It turns out this internal cam skewer was is in fact Shimano, and it is plenty long.


No one has talked about non-steel skewers (titanium and aluminum), but they are marginal at best on horizontal dropouts and worthless on a chromed horizontal dropout. The reason is very simple, A QR has so only much take-up, ie so much stretch on the skewer, All skewers have the same diameter, the largest diameter that fits nicely inside the axle. The clamping force on the dropout can be shown with sophomore engineering math to be equal to the stretch times the diameter times modulus of elasticity and divided by the length. Now the modulus of elasticity is a function of the metal used. Steel is 30 million. Ti 15 milllion, Aluminum 10 million. Since you cannot change any of the other factors, that modulus decides how much your QR can clamp. Steel is the best by a factor of two.

With a horizontal dropout, only steel and the above mentioned asymmetrical levers should ever be used since the QR is the only thing keeping the wheel in place. That said, a quality steel QR (doesn't have to be expensive, cheap QBP steel skewers work just fine; cheap Shimanos are better) adjusted so it take a firm effort leaving an imprint on your hand will work every time and has for the past 90 years. I have 100,000 miles on them and every failure has been operator error. (Well I purchased a couple of inferior design levers before I knew better in the '80s.)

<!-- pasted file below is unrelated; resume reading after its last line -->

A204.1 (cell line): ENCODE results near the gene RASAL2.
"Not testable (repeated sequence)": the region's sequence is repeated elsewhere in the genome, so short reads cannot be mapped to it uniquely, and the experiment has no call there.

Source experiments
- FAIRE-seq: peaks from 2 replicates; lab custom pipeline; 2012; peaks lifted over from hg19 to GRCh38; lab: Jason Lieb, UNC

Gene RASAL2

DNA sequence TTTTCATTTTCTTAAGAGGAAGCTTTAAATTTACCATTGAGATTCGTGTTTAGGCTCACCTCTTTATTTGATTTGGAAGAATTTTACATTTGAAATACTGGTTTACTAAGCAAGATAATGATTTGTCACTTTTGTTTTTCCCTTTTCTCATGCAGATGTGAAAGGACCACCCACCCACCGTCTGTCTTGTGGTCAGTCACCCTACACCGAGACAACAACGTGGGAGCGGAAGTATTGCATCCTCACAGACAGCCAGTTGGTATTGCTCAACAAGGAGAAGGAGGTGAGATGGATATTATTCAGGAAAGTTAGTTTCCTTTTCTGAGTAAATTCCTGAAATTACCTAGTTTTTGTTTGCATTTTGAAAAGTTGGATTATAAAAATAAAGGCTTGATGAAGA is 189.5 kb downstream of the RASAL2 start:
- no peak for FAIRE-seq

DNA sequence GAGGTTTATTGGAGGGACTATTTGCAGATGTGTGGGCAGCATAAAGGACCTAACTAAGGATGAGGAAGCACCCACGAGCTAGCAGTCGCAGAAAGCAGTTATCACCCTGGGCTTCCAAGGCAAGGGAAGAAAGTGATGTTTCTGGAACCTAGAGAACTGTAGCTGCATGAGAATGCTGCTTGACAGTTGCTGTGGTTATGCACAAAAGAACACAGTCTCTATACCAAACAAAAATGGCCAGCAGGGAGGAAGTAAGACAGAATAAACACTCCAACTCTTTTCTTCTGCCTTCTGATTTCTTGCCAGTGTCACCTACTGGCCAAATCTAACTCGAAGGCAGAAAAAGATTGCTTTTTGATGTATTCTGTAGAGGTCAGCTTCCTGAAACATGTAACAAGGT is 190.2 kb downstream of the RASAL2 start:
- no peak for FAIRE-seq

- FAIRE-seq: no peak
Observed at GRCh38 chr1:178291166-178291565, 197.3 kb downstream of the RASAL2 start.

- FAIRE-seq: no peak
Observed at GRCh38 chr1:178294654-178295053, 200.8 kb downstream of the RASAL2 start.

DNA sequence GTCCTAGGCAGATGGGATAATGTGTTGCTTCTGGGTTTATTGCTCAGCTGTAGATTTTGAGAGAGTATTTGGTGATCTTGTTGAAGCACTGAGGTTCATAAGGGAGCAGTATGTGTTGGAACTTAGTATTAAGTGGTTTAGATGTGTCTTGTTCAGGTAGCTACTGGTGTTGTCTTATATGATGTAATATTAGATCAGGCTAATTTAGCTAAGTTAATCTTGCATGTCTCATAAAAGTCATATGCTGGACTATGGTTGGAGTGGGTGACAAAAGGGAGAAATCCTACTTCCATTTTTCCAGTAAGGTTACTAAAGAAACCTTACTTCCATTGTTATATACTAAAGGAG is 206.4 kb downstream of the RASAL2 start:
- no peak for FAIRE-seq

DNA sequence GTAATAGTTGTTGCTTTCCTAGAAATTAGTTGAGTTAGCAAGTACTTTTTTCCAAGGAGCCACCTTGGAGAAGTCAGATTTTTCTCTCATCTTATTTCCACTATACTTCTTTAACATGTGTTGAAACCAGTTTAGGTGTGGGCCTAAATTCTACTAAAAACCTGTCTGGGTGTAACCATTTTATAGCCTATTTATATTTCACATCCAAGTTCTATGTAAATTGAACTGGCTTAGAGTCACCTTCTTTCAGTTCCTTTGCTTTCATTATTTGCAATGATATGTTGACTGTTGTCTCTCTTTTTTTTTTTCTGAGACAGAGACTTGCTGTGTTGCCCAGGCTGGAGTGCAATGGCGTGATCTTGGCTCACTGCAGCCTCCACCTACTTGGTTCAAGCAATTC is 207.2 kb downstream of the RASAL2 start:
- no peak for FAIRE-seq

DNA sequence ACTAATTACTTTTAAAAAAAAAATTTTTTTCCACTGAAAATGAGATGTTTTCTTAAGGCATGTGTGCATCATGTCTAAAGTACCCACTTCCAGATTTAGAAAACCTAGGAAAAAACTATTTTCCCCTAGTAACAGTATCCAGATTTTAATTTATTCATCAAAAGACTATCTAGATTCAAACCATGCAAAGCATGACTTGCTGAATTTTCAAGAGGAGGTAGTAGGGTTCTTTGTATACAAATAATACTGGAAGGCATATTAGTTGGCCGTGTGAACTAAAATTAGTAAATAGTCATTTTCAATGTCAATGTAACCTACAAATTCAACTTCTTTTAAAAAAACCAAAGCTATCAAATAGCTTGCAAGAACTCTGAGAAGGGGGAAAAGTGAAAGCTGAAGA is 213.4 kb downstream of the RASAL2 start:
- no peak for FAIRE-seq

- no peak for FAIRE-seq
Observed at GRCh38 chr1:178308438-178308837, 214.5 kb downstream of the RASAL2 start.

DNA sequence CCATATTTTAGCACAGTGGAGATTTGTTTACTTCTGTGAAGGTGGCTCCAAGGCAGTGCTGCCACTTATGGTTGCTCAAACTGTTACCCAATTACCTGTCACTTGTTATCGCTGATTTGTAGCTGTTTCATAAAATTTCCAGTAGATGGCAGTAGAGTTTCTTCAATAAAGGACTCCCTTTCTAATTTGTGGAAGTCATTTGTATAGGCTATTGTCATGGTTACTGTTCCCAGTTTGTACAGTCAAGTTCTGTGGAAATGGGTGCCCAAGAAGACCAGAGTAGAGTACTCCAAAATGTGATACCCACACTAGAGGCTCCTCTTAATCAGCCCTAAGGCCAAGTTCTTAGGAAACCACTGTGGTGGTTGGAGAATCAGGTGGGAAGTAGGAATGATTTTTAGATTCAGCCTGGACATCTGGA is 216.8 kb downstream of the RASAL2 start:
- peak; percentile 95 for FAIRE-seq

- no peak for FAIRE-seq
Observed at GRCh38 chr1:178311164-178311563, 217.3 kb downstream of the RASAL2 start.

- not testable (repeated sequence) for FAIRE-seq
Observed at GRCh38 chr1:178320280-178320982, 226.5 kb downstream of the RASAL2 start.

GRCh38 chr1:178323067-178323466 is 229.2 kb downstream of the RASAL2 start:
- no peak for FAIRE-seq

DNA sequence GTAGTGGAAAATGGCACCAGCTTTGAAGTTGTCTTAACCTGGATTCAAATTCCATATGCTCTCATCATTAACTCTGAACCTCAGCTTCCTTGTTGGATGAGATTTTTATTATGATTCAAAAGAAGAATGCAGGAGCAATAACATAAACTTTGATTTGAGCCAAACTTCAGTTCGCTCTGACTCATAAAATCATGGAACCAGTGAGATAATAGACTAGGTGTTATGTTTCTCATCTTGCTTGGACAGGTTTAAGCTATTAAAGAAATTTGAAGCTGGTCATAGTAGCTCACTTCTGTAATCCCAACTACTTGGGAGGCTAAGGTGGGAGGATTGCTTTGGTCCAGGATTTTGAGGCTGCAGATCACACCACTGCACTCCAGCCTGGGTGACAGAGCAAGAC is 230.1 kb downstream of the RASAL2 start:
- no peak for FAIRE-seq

I have one bike with vertical dropouts and 12,000 miles. Every other bike I have ever owned has had horizontal dropouts. Vertical dropouts were standard for Peter Mooney when I ordered my frame. I requested horizontal so I could run fix gear without issue later if I wanted.

Good serrations on the steel nut and clamp assembly (as pointed out in post #44 ) is very important since you are running the very hard and slippery chromed dropouts. This rules out some of the more expensive dropouts and more than a few with poorly designed or executed nut surfaces, Look there carefully.